Conductive Efficiency

Brushed DC motors are not as efficient conducting electricity as brushless motors. Due to the interface of the carbon brushes (they are a less-efficient conductor than copper) and the copper commutator, a voltage drop is created.

Brushless DC motors are “hardwired’ to the power source. The copper-on-copper connection doesn’t cause a significant voltage drop.


Brushless DC motors don’t experience losses attributed to the friction of brushes dragging on a spinning commutator. Even though brushes are made from carbon for lubricity, friction still exists, thereby reducing the energy efficiency of brushed motors.

Motor Longevity and Reliability

Since brushless DC motors have no brushes to wear out, their service life is greatly extended compared to a brushed motor, which extends motor reliability over long periods. The brushes of some brushed motors are replaceable, which can also extend motor life. However, the chance for motor failure due to brush wear is eliminated with a brushless motor.


As previously mentioned, neodymium magnets have a high magnetic density which allows more power from a smaller motor. Therefore, the brushless DC motor used for a particular output need can be smaller and lighter than its brushed counterpart.


While in operation, brushed DC motors shouldn’t be submerged in some fuels, as it can cause premature brush wear and failure. This is especially true in diesel applications: fuel with ultra-low sulpher content has low lubricity. Brushless diesel fuel pumps are designed typically with a shaft seal to ensure fuel doesn’t submerge the motor. These seals often wear and fail, allowing fuel to leak into the motor bearings, which is one of the main reasons for brushed diesel pump failure. Brushless DC motors can be submerged in fuel during operation without issue. So, brushless pumps have no need for a shaft seal, which promotes reliability and longevity.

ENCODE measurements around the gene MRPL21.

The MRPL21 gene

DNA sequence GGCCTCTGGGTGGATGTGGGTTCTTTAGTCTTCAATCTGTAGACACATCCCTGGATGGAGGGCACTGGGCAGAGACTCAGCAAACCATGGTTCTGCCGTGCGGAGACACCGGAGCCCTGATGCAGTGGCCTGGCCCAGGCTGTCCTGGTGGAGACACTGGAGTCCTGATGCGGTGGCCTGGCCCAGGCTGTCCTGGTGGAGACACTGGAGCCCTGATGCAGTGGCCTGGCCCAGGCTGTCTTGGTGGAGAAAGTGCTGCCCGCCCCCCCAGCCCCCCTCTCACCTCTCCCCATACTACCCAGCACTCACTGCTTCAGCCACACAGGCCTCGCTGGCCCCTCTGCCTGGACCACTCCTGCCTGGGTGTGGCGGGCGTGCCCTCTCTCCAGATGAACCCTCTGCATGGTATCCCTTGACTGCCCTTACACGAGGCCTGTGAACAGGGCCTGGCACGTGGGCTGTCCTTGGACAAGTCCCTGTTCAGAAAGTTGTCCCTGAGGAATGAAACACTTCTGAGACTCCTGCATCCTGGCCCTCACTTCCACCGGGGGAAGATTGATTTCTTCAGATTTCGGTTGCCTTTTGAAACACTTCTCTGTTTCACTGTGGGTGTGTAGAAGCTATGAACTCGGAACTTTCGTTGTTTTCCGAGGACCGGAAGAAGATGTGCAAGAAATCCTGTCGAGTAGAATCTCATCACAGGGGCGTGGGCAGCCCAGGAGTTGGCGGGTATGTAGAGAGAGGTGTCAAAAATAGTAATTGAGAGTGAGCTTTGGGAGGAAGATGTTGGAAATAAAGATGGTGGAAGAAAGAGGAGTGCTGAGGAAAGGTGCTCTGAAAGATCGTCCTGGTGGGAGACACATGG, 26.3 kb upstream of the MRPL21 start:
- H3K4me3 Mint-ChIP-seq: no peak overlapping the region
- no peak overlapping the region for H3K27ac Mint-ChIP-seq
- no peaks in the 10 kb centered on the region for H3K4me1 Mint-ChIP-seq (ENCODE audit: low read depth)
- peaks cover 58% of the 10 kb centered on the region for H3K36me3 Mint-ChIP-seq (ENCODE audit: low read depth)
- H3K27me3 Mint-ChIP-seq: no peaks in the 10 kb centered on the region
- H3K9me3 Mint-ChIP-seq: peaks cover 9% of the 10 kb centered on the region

Submersion capability also allows for liquid cooling of the motor — which is especially beneficial for a small, high-energy motor that can generate much heat.

For gasoline applications, a benefit of submergibility is that the gasoline helps keep internal components from corroding. In a brushed system, the non-submerged motor is subject to corrosion.

FUELAB uses brushless DC motors in their fuel pumps as the overall efficiency, long life, and reliability, the technology offers is superior to that of brushed motors. Furthermore, since more power can be obtained from a lighter motor, our fuel pumps are lighter, and they can provide more flow than similarly sized brushed-motor fuel pumps.


The pump on the left is a FUELAB pump with a maximum power usage at about 1/2 H.P., and the other is competitor’s brushed pump with a maximum power usage at about 1/3 H.P. Our pump without brackets weighs in at 2.40 lbs., and the brushed pump weighs 4.98 lbs. However, because the FUELAB pump is much more efficient it is rated at 190 GPH, while the other pump is rated at about 90 GPH.
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Author: David Fuller

David Fuller is OnAllCylinders' managing editor. During his 20-year career in the auto industry, he has covered a variety of races, shows, and industry events and has authored articles for multiple magazines. He has also partnered with mainstream and trade publications on a wide range of editorial projects. In 2012, he helped establish OnAllCylinders, where he enjoys covering all facets of hot rodding and racing.